The battle began within hours of Justice Antonin Scalia’s death, with Senate Majority Leader Mitch McConnell announcing that the Senate Republicans would not consider a nominee by Obama to replace him, but rather, would wait until after the election and let the new president pick the justice. Of course, this relates to both their complete contempt for Obama and their desire for the departed conservative justice to be replaced by another conservative justice, not a liberal or even a moderate. The battle lines were drawn before the President had even opened his mouth on the subject.
Now, President Obama has nominated someone: Merrick Garland, a man who ordinarily would have no trouble getting Republicans to support his confirmation–and who in fact didn’t have trouble getting Republicans to confirm him for the position he holds now on the Washington DC Circuit Court of Appeals. But from the Republicans’ point of view, it’s the “principle.”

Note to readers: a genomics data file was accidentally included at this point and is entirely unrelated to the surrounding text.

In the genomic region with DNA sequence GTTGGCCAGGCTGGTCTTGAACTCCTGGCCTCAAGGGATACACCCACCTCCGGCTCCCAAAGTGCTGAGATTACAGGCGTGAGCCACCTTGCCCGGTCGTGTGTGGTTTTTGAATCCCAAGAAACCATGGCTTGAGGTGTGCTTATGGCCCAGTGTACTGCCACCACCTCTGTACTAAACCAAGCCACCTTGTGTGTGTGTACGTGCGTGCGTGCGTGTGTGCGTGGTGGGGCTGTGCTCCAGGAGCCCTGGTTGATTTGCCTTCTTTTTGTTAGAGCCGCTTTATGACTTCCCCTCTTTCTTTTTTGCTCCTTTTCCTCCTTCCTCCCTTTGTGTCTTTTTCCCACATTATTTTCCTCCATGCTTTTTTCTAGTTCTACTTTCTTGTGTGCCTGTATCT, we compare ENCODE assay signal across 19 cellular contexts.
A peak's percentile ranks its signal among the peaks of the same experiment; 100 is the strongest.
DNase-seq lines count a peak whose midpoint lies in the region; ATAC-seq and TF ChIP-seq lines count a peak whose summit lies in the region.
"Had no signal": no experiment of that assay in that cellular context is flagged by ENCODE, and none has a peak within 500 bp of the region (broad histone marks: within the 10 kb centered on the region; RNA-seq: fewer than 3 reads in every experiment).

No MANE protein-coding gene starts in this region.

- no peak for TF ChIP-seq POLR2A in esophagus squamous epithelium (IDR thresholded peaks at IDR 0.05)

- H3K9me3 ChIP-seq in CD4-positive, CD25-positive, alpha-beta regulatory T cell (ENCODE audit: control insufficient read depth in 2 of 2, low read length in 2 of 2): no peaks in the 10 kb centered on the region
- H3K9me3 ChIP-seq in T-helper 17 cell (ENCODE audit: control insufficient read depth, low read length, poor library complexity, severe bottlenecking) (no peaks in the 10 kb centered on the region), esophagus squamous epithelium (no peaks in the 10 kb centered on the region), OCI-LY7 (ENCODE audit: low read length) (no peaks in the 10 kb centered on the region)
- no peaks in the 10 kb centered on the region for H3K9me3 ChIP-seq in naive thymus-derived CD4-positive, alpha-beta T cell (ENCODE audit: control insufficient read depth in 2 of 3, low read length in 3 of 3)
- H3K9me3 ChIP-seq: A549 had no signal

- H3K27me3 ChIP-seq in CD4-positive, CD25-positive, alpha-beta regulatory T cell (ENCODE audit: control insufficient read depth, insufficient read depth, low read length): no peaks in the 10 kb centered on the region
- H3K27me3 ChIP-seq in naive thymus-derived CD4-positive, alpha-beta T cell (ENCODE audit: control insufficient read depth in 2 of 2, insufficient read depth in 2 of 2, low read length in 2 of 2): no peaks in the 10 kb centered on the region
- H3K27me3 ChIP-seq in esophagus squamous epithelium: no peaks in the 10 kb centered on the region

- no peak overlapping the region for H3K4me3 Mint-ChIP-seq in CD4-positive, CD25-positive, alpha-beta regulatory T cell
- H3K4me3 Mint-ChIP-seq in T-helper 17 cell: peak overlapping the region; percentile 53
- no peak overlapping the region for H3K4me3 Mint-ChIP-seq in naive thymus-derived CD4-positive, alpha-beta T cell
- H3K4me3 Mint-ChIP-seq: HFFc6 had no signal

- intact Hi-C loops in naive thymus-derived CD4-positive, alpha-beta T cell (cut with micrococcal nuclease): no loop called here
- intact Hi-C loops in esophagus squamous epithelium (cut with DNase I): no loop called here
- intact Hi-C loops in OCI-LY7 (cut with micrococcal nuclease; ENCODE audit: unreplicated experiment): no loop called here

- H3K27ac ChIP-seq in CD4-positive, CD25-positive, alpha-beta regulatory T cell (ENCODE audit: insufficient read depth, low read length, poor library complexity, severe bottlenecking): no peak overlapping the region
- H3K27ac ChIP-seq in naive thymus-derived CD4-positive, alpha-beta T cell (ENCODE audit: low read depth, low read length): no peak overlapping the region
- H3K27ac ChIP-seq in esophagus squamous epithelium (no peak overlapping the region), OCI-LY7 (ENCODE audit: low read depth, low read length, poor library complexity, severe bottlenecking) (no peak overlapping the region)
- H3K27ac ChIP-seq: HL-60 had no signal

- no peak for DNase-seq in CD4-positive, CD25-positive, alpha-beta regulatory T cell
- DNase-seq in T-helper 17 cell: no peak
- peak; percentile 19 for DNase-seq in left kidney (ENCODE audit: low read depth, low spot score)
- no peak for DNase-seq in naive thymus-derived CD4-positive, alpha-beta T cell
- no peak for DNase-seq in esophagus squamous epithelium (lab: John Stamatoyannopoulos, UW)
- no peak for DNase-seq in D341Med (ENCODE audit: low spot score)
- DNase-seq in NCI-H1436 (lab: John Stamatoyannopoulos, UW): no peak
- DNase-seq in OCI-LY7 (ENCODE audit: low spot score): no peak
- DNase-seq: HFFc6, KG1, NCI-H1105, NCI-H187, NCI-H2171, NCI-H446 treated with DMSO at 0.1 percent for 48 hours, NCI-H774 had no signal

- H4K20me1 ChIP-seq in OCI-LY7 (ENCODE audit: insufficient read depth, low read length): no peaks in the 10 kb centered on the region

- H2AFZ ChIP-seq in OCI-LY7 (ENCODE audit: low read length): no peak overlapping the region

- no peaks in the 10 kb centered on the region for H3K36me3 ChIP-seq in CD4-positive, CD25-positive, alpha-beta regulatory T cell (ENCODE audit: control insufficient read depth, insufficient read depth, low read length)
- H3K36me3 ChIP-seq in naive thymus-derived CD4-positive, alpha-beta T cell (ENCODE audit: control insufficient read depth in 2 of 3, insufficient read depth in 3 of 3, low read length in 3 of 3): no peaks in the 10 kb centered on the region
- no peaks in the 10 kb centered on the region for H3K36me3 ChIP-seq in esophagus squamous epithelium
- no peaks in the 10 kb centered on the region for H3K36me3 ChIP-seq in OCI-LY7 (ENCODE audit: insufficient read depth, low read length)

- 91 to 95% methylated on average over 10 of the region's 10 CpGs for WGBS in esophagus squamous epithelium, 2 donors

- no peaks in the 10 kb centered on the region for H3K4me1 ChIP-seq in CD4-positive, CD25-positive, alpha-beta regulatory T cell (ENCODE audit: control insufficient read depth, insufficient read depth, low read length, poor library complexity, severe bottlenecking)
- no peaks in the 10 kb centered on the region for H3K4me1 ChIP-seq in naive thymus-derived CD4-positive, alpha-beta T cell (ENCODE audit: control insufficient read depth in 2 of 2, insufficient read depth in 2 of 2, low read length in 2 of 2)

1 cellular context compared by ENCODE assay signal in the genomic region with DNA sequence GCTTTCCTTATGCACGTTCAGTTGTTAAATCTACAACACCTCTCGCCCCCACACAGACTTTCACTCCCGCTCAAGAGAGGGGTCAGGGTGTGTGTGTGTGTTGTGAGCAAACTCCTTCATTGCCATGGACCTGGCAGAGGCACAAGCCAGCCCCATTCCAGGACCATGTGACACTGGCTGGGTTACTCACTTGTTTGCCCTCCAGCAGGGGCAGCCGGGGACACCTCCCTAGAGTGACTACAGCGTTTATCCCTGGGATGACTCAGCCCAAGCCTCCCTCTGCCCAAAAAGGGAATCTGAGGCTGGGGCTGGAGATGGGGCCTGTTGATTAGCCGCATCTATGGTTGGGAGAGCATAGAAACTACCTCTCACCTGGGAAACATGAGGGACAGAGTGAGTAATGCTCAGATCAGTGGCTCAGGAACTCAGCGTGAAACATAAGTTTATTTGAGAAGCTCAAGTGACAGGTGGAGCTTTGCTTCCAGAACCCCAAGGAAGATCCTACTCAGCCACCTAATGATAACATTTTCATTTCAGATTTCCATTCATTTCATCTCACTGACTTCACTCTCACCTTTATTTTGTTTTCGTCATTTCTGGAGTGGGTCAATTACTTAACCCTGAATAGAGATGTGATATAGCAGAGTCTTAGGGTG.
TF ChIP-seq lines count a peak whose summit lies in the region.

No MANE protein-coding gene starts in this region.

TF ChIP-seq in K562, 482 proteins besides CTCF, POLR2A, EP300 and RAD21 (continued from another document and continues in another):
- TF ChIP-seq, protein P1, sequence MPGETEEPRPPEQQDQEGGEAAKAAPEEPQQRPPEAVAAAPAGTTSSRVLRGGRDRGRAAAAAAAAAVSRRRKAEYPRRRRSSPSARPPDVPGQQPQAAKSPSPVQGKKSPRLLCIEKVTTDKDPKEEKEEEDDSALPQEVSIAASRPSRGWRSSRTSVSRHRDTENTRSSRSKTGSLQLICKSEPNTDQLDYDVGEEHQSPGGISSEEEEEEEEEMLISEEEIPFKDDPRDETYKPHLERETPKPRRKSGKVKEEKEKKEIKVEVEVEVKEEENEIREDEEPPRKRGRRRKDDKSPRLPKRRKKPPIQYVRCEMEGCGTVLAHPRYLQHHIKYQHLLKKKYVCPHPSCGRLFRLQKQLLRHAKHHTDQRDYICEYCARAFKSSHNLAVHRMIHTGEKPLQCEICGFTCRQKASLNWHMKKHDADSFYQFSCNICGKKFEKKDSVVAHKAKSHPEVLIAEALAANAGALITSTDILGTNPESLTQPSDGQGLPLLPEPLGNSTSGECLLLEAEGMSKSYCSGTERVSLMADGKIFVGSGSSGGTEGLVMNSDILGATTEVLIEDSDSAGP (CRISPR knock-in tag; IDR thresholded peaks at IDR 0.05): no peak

Democrats are putting pressure on certain Senate Republicans who are coming up for re-election this year in states that are not securely Republican. This guy is one of them.
Other relevant pieces:
And all of this is relevant to material discussed in class about (1) the configuration of the COurt and its effect on outcomes of hot-button cases, (2) the confirmation process in the Senate, (3) the fact that a third of the Senate comes up for re-election at a time, and (4) everything concerning the behavior of political parties in Congress and elsewhere.